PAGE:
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Neo
25th September 2011, 07:44 AM
Overview

Your baby learns about the world around him by playing. When you play with your little one, you are teaching him important things about his environment and the people in his life. It is important to play developmentally-appropriate games with your baby because otherwise he is likely to lose interest and become overstimulated. Choose simple games that take only two or three minutes to play to encourage your baby to stay involved and engaged in the activity.

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Hide a toy
Very young babies do not have the capacity to remember something once it is out of sight. As your baby gets older, he will begin to miss a favorite toy once he can no longer see it. Encourage this skill by hiding your baby's favorite toy under a small blanket. At first, allow your baby to watch you put the toy under the blanket and then help him lift the blanket to find the toy. After playing this way a few times, hide the toy when he is not watching and encourage him to find it. Praise him each time he lifts the blanket, and allow him to play with the toy for a short time before hiding it again. Keep him interested by occasionally switching the toy you hide.

Surprise bag
Place four or five toys that engage different senses in a paper bag. Include objects such as a noisy rattle, a soft plush animal or a textured infant toy. Model to your baby how to reach into the bag and pull out an object. Show him how each object works, making sure to tell him to listen, feel or look, to teach him to rely on all his senses. Using his different senses will help teach your baby to make observations about the world around him and help him learn new things.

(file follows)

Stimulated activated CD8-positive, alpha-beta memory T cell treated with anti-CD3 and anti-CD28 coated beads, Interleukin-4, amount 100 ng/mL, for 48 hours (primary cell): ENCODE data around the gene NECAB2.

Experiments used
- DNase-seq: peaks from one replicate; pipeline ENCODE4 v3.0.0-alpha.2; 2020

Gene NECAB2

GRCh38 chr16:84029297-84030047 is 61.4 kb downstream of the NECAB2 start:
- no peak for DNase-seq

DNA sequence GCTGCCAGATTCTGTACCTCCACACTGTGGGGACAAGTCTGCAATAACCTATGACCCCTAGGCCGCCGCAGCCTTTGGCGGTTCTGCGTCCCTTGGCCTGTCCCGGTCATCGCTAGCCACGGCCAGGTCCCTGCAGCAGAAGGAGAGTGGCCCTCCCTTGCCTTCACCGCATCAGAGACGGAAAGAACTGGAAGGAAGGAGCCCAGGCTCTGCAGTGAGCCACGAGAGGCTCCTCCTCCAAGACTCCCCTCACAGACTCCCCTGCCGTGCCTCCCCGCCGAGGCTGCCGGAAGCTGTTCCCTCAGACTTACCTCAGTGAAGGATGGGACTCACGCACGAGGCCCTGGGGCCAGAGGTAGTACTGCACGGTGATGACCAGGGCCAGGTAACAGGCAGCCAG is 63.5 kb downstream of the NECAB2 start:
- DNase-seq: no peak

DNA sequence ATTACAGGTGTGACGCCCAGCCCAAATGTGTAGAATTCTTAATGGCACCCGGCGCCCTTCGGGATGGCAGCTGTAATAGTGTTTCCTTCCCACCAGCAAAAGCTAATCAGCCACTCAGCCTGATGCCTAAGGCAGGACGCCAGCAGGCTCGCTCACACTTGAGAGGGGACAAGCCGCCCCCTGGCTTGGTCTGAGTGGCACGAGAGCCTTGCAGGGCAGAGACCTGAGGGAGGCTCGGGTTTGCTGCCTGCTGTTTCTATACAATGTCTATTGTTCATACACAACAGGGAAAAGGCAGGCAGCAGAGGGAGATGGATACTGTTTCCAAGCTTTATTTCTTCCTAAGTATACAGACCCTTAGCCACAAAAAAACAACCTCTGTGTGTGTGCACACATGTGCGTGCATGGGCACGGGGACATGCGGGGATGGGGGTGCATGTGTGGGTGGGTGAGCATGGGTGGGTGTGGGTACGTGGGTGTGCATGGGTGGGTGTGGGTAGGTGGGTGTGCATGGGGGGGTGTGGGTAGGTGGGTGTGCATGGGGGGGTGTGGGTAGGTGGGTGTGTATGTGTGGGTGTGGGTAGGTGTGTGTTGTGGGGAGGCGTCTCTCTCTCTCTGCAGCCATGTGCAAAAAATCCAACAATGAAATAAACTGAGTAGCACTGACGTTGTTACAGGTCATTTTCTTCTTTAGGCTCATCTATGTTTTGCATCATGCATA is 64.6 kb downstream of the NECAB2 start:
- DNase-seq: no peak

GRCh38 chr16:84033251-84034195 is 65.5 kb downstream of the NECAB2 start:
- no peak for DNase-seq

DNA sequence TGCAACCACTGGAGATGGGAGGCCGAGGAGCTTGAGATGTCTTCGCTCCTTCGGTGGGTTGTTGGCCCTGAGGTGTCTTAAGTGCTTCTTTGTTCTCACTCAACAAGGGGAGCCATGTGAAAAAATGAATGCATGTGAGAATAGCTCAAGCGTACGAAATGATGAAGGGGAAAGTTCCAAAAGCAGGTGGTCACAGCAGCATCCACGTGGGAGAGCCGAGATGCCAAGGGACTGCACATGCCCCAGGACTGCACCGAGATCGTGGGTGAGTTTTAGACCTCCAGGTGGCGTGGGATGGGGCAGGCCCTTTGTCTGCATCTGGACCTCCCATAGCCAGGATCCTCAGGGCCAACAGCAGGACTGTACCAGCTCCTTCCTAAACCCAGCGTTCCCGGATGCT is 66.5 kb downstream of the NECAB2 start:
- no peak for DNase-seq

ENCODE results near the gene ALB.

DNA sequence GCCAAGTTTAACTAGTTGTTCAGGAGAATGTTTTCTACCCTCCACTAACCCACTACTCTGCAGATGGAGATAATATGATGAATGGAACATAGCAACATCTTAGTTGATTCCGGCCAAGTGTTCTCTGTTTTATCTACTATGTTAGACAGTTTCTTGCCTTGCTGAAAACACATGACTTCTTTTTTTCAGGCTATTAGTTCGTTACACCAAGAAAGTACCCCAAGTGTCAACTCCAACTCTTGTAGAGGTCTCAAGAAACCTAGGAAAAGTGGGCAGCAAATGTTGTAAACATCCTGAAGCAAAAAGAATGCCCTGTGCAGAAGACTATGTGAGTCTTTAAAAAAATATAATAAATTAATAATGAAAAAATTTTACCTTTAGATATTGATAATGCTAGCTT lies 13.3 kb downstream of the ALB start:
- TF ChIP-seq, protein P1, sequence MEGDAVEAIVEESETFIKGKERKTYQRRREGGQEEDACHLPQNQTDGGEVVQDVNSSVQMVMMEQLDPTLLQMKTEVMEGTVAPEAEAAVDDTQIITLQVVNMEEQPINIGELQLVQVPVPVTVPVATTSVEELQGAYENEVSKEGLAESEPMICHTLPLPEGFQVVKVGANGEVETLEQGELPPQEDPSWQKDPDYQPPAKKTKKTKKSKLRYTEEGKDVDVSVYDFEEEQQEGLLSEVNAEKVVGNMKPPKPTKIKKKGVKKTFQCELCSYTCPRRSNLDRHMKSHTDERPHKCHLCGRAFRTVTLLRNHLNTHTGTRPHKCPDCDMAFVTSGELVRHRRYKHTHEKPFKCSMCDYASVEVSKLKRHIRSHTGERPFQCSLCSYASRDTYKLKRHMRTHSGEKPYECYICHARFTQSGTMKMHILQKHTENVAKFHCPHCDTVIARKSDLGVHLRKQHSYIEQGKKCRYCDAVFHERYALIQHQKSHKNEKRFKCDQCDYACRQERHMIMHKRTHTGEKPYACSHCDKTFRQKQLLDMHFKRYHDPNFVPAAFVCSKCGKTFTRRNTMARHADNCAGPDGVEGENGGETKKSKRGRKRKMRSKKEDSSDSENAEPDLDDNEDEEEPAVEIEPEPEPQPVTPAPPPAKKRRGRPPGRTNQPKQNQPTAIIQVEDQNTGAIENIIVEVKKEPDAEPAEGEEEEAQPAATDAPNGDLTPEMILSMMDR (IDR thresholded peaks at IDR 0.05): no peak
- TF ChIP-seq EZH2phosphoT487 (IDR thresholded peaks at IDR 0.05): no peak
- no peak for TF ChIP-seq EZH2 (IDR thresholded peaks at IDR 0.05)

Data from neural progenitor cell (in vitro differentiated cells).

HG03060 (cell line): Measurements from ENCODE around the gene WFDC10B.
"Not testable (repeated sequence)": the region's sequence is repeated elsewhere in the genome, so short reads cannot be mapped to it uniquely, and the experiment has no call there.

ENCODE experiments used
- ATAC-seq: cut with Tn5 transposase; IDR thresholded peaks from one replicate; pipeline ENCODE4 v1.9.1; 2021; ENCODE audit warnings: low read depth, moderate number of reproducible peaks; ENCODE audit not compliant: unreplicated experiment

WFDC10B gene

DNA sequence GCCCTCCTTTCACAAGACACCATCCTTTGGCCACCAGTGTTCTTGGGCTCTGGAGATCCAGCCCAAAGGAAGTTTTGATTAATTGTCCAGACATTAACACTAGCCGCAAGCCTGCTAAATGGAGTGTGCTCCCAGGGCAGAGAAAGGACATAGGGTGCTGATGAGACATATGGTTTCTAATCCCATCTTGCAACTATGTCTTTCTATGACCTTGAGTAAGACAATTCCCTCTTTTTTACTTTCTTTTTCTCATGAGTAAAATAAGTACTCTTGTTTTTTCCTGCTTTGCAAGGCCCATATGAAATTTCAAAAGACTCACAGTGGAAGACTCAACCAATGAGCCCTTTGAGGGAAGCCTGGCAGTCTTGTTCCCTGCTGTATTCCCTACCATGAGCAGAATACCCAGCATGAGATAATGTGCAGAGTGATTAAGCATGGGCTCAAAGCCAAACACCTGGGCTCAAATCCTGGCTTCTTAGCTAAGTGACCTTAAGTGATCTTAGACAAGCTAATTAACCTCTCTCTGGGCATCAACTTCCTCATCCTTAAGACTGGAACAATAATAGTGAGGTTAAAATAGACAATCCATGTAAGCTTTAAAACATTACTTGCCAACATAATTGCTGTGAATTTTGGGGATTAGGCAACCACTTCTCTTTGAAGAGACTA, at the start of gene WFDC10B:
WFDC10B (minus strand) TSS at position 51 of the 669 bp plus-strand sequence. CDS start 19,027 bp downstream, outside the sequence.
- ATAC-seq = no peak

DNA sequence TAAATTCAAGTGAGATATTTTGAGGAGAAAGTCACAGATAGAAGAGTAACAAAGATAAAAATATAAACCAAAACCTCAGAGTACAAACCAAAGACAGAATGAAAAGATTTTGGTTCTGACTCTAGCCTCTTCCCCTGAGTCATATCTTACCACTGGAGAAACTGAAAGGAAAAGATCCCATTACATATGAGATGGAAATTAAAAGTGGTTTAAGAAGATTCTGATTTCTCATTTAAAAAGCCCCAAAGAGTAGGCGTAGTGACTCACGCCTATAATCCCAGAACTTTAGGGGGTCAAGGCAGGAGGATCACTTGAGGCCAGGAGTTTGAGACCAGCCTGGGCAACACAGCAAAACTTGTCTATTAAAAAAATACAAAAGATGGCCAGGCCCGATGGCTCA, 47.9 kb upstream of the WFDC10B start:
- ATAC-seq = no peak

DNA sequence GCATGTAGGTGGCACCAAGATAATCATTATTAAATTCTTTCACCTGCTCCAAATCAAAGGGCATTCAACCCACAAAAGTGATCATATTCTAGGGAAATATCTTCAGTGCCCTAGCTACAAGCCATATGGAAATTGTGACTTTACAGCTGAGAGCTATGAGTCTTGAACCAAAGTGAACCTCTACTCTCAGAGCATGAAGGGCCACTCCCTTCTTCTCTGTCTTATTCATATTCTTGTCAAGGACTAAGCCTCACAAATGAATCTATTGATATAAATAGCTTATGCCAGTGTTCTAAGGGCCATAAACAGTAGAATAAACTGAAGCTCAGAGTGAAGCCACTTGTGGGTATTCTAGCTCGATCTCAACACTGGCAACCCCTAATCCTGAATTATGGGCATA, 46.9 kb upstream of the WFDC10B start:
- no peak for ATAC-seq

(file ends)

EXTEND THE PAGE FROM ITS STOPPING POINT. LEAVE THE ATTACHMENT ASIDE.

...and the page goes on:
Reaching
As your baby learns to hold his head up on his own, he will begin using his arms and legs to reach for objects he would like to explore. Playing a reaching game encourages him to keep trying and also helps build his muscle tone so he is able to reach higher and further. If your baby can sit up on his own, hold a toy a few inches above his hands and encourage him to grab it. Gradually increase how high you hold the toy so he is eventually reaching his arms higher to get a hold of the toy. If your baby cannot sit up on his own, place him on his tummy and put the toy on the floor in front of him. Encourage him to reach out and try to grasp the toy, moving it back a little at a time.

Block tower

Blocks are an enjoyable toy for children of all ages, but you can use them to teach your baby cause and effect, as well as increase his hand-eye coordination. Show your baby how to stack one block on top of the other. Tell him what colors and pictures are on the blocks as you go. As he is able to stack two blocks together, show him how to add a third, fourth and so on as he is able to build higher towers. Build a tower for your baby and encourage him to knock it over using his hands or feet, which teaches him that an action has a certain outcome.